Water quality a problem for rural areas, too

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Capital News Service
LANSING — The state of water quality in Flint has been of high interest around Michigan and throughout the nation, but rural areas around the state are also struggling to provide safe drinking water.
According to Michigan’s chapter of the Sierra Club, rural areas have been underinvesting in their water treatment needs at a higher rate than cities are.
Mike Berkowitz, the legislative and political director for the Sierra Club, said ensuring that people in Michigan have safe drinking water and treatment facilities that operate the right way should be a top priority.
“I think the fundamental solution, first of all, is fixing our state budget and making it more sustainable,” Berkowitz said. “We need to be making sure that we’re able to replace lead pipelines and other deleterious infrastructure in local communities throughout the state. We need to be able to replace that with more sustainable infrastructures.”

Berkowitz said the Department of Environmental Quality (DEQ) receives less state funding to help local communities.than it did in the past.
Gov. Rick Snyder has assembled the 21st Century Infrastructure Committee to study improving water quality throughout the state, among other issues. In a 2016 report, the commission recommended hundreds of millions of dollars in initiatives to improve access to clean water for Michigan residents.
“People just are not willing to say it’s worth investing our tax dollars in,” said Anne Woiwode, conservation director of the Michigan Sierra Club. “We’ve got to do that.”
Flint isn’t the only place inf the state suffering from high lead levels in drinking water.
In 2015, water tested in Bear Lake had 15 parts per billion in lead, Benton Harbor had 12 parts per billion and Flint had 11 parts per billion, according to a database by MLive. Levels higher than 10 parts per billion are considered a cause for action.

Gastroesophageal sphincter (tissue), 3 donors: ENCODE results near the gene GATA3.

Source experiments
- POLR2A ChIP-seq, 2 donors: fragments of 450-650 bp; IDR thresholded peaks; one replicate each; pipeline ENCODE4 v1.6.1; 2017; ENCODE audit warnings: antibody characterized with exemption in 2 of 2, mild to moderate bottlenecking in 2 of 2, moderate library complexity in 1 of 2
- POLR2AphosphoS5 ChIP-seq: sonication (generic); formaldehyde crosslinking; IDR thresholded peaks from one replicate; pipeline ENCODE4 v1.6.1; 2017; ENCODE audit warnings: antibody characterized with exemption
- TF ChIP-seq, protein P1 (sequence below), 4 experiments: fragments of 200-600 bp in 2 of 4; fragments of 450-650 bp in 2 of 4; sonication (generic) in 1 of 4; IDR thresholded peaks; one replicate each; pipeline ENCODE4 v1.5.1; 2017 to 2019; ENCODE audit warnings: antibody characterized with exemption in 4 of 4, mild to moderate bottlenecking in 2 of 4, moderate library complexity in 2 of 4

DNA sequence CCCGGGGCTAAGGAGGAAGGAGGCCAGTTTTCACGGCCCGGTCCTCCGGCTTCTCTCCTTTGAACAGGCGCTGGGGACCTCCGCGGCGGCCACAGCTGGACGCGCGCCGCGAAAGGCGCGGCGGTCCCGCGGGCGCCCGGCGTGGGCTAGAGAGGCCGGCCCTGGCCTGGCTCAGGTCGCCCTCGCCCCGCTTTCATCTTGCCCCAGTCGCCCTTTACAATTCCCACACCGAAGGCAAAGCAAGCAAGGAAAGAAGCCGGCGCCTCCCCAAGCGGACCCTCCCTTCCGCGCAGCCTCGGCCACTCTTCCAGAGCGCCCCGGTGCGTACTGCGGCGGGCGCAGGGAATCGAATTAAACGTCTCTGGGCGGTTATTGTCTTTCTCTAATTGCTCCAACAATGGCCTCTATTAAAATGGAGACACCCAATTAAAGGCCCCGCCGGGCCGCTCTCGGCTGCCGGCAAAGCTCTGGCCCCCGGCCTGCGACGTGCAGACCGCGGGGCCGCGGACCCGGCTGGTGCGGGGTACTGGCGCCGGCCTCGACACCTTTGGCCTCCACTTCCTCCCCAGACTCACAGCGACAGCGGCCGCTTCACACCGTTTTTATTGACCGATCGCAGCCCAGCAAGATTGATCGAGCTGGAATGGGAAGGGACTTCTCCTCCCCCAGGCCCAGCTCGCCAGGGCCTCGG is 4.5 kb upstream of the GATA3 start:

“We’re seeing levels of lead near or above the action level…across the board,” said Amy Lachance, the water supply section chief at the DEQ.
“There are certainly needs for investing in infrastructure across the board, and there are also communities that we are focusing on helping deal with lead issues, so we feel that both of those things are important,” Lachance said.
According to the DEQ, Michigan has nearly 1.12 million households served by private wells, with about 15,000 domestic wells drilled each year.
According to Woiwode, many, if not most, residents in rural areas depend on private wells , and the process for health departments to ensure these wells are safe is inconsistent. The DEQ has the ultimate enforcement authority for the Federal Safe Drinking Water Act, which includes private wells.
“County health departments have some responsibility for monitoring private wells, but this is, as I understand it, not a consistent nor comprehensive process,” Woiwode said in an email.
According to the 21st Century Infrastructure Committee’s report, 25 percent of Michigan relies on one of the state’s 1 million private wells to obtain their water.
According to the report, Michigan leads the nation in number of private wells. For the Sierra Club, that concern is one among many water quality issues the state needs to work on.
“All of that stuff can be fixed by reorganizing the state budget and prioritizing environmental protection in local communities,” Berkowitz said. “That’s one of the solutions we’re going to be advocating for at the state Capitol this year.”

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